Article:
TERESA OF AVILA Biography - Religious Figures & Icons


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Name: Teresa of Avila                                                                 
Born: 28 March 1515, Avila, Old Castile, Spain                                         
Died: 4 October 1582, Alba de Tormes, Salamanca, Spain                                 
Saint Teresa of Avila, known in religion as Saint Teresa of Jesus and baptized         
as Teresa de Cepeda y Ahumada, (born March 28, 1515 at Avila, Old Castile, Spain,     
died October 4, 1582 at Alba de Tormes, Salamanca, Spain) was a prominent             
Spanish mystic, Carmelite nun, and writer of the Counter Reformation. She was a       
reformer of the Carmelite Order and is considered to be, along with Saint John         
of the Cross, a founder of the Discalced Carmelites. She became the first female       
to be named a Doctor of the Church in 1970 and is one of only three females to         
be awarded that honor, along with St. Catherine of Siena, made so in 1970 and St.     
Therese of Lisieux, made so in 1997.                                                   
Teresa de Cepeda y Ahumada was born in 1515 in Avila, Spain. Her paternal             
grandfather, Juan de Toledo, was a Jewish convert to Christianity and was             
condemned by the Spanish Inquisition for allegedly returning to the Jewish faith.     
Her father, Alonso Sanchez de Cepeda, bought a knighthood and successfully             
assimilated into Christian society. Teresa's mother Beatriz was especially keen       
to raise her daughter as a pious Christian. Teresa was fascinated by accounts of       
the lives of the saints, and ran away from home at age seven with her brother         
Rodrigo to find martyrdom among the Moors. Her uncle spoiled their plan as he         
was returning to the city and spotted the two outside the city walls.                 
Leaving her parents' home secretly one morning in 1534, at the age of 19, Teresa       
entered the Monastery of the Incarnation of the Carmelite nuns at Avila.               
In the cloister, she suffered greatly from illness. Early in her sickness, she         
experienced periods of spiritual ecstasy through the use of the devotional book,       
Abecedario espiritual, commonly known as the "third" or the "spiritual alphabet"       
(published in six parts from 1537-1554). This work, following the example of           
similar writings of medieval mystics, consisted of directions for tests of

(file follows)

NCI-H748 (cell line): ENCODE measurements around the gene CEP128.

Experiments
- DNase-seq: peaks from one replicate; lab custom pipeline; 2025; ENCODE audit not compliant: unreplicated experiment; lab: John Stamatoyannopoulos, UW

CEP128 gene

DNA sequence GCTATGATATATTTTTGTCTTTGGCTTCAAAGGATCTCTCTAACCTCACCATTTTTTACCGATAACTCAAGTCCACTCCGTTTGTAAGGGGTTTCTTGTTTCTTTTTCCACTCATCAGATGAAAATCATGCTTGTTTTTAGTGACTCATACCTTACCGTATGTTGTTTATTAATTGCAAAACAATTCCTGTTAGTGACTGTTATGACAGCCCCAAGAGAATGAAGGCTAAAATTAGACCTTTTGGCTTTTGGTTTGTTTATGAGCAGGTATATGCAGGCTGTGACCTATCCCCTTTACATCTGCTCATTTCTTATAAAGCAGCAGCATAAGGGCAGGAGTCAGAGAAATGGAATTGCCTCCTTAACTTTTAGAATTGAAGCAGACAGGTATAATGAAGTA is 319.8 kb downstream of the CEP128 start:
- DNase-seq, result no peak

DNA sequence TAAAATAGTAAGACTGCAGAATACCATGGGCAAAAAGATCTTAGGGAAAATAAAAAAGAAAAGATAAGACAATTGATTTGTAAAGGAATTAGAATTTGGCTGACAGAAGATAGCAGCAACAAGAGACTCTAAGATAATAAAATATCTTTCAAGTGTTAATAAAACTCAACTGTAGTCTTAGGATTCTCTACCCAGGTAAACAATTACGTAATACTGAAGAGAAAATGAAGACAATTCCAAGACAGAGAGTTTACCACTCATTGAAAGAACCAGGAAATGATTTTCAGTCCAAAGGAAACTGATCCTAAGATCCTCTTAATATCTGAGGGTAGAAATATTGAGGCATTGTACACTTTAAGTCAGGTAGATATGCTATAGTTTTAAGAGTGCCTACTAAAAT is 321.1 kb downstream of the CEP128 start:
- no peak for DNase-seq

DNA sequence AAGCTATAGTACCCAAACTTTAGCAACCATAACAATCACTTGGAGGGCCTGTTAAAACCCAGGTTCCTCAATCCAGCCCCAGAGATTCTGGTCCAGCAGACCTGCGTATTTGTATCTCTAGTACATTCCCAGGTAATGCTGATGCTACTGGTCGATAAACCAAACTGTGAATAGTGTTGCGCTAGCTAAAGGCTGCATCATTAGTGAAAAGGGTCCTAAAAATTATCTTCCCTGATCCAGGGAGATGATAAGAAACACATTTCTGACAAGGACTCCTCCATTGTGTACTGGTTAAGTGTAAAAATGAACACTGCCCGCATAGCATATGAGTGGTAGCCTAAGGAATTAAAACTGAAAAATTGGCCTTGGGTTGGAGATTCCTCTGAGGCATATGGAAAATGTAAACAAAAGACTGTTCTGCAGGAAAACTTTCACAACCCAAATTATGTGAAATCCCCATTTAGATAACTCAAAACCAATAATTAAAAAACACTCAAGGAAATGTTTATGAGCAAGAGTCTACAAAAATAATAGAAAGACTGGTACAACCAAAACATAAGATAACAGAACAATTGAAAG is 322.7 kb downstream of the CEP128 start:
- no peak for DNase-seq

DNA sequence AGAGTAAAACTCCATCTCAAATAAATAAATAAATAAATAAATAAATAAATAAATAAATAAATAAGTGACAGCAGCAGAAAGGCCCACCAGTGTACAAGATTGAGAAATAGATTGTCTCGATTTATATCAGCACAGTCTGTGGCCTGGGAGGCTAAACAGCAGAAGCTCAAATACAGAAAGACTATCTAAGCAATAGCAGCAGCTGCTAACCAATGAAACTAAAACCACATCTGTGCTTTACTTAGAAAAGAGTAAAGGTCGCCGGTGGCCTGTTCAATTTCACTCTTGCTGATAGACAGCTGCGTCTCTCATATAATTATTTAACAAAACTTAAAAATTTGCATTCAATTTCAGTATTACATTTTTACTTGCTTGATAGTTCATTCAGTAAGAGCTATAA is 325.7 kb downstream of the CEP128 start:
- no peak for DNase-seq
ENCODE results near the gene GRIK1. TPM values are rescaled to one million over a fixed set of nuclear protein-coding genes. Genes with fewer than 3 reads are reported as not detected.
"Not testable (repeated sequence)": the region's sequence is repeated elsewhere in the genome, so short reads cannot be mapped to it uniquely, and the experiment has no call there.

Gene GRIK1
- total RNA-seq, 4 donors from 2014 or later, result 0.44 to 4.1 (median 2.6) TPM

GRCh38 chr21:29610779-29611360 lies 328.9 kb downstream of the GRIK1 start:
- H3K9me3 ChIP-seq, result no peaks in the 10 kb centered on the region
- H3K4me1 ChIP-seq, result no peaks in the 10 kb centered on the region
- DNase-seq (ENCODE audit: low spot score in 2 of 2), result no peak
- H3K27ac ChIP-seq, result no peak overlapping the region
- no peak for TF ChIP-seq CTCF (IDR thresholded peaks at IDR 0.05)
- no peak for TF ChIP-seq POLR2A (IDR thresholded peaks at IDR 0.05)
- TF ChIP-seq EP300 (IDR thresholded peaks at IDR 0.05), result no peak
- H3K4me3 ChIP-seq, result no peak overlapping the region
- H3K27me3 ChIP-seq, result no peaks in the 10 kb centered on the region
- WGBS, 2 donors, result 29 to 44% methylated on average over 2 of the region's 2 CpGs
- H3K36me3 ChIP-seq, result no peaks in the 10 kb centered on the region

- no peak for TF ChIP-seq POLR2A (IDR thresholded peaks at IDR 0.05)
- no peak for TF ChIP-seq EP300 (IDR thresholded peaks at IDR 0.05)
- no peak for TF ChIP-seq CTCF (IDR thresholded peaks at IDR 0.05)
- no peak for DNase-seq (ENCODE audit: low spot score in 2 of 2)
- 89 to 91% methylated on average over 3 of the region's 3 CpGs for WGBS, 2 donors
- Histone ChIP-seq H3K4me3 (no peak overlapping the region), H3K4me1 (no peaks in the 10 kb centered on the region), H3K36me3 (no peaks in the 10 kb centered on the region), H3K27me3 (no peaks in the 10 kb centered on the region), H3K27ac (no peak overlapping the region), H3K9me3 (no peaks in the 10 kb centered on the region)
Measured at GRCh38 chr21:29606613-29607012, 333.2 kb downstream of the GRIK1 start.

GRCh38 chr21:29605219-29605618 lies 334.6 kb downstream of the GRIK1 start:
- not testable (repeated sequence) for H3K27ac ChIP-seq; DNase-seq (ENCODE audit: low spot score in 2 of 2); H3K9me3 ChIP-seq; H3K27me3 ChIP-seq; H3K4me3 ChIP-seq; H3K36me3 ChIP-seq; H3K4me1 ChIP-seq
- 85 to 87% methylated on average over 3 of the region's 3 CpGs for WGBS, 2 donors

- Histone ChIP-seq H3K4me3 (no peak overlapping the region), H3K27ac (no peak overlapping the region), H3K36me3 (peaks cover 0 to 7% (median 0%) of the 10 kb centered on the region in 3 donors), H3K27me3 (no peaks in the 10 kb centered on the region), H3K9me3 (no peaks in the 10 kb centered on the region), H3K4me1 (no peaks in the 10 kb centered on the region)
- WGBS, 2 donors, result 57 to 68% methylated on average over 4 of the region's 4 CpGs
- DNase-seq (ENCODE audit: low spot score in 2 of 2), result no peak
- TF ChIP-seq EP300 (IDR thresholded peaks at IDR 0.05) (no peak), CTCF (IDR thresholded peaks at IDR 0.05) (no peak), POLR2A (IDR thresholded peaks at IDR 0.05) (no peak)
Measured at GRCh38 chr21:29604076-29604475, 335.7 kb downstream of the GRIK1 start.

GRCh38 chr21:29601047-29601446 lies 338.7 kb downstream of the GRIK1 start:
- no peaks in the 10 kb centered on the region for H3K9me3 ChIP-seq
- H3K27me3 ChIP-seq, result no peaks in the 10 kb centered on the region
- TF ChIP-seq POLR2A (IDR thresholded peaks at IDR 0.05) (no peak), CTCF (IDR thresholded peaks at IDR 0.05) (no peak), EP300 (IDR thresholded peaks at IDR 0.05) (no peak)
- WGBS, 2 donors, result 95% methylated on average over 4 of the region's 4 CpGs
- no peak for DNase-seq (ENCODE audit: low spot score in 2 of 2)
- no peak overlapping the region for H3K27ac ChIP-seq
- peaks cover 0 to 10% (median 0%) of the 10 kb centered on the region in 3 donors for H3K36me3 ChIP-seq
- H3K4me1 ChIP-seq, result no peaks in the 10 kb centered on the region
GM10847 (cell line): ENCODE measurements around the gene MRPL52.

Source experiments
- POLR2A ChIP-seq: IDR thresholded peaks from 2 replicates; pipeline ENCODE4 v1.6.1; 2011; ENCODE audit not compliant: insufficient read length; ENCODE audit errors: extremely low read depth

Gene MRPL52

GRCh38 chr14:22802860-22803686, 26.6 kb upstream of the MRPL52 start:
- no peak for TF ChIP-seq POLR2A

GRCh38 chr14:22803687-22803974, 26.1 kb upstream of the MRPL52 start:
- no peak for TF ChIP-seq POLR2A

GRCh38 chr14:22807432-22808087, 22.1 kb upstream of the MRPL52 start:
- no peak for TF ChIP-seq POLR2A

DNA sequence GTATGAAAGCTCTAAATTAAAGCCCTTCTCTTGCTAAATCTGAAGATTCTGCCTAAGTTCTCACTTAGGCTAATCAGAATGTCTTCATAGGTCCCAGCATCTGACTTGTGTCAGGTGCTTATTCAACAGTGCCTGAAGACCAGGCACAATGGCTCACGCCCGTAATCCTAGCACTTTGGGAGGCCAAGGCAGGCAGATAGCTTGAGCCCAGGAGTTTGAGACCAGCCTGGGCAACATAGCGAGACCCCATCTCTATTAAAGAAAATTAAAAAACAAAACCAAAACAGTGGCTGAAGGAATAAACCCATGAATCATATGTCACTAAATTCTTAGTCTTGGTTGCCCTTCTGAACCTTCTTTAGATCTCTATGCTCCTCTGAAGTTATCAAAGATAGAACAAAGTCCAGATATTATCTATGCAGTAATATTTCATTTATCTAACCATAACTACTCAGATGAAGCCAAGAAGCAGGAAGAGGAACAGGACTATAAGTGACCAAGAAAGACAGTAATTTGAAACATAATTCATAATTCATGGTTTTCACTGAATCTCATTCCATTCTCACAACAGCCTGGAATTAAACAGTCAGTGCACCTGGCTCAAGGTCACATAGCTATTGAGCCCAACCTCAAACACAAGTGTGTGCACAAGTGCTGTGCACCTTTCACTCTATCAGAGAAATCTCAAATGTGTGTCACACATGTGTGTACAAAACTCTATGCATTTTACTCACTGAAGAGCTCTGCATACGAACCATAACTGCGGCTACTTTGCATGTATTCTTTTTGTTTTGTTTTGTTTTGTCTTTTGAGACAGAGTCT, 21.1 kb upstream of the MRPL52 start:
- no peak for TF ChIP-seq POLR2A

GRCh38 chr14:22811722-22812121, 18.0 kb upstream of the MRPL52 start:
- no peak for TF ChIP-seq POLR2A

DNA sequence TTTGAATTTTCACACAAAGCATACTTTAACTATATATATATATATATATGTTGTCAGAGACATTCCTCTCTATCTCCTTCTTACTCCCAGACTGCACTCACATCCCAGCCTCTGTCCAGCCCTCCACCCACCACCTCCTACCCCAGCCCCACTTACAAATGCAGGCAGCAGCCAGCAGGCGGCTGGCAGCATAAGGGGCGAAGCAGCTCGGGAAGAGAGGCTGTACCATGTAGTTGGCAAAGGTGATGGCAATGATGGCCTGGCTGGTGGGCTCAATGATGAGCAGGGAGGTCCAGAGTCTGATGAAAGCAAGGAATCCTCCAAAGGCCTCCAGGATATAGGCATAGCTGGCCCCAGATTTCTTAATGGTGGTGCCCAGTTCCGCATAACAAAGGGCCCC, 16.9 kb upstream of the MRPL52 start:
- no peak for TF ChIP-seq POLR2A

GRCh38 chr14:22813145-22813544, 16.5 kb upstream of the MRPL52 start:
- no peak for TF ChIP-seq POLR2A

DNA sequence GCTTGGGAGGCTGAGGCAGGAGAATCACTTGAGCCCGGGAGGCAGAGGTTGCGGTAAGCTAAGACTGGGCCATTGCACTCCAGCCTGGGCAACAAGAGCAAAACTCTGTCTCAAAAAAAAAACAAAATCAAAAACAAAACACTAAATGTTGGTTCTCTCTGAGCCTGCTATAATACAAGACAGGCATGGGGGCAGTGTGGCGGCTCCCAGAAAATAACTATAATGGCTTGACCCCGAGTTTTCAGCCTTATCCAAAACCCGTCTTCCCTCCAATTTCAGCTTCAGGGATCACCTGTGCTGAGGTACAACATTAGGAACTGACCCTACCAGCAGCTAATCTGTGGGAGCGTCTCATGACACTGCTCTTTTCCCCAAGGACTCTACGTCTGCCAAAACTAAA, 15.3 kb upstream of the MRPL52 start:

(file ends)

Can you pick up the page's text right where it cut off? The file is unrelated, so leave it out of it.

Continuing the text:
conscience and for spiritual self-concentration and inner contemplation (known         
in mystical nomenclature as oratio recollectionis or oratio mentalis). She also       
employed other mystical ascetic works such as the Tractatus de oratione et             
meditatione of Peter of Alcantara, and perhaps many of those upon which St.           
Ignatius of Loyola based his Exercitia and perhaps even the Exercitia itself.         
She claimed that during her illness she rose from the lowest stage, "recollection,"   
to the "devotions of peace" or even to the "devotions of union," which was one         
of perfect ecstasy. During this final stage, she said she frequently experienced       
a rich "blessing of tears." As the Catholic distinction between mortal and             
venial sin became clear upon her, she says she came to understand the awful           
terror of sin and the inherent nature of original sin. She also became conscious       
of her own natural impotence in confronting sin, and the necessity of absolute         
subjection to God.                                                                     
Around 1556, various friends suggested that her newfound knowledge was                 
diabolical, not divine. She began to inflict various tortures and mortifications       
on herself. But Francis Borgia, to whom she made confession, reassured her of         
the divine inspiration of her thoughts. On St. Peter's Day in 1559, Teresa             
became firmly convinced that Christ was present to her in bodily form, though         
invisible. This vision lasted almost uninterrupted for more than two years. In         
another vision, a seraph drove the fiery point of a golden lance repeatedly           
through her heart, causing an ineffable spiritual-bodily pain. The memory of           
this episode served as an inspiration throughout the rest of her life, and which       
motivated her life-long imitation of the life and suffering of Jesus, epitomized       
in the motto usually associated with her: "Lord, either let me suffer or let me       
die." This last vision was the inspiration for one of Bernini's most famous           
works, Ecstasy of St Teresa in Santa Maria della Vittoria in Rome.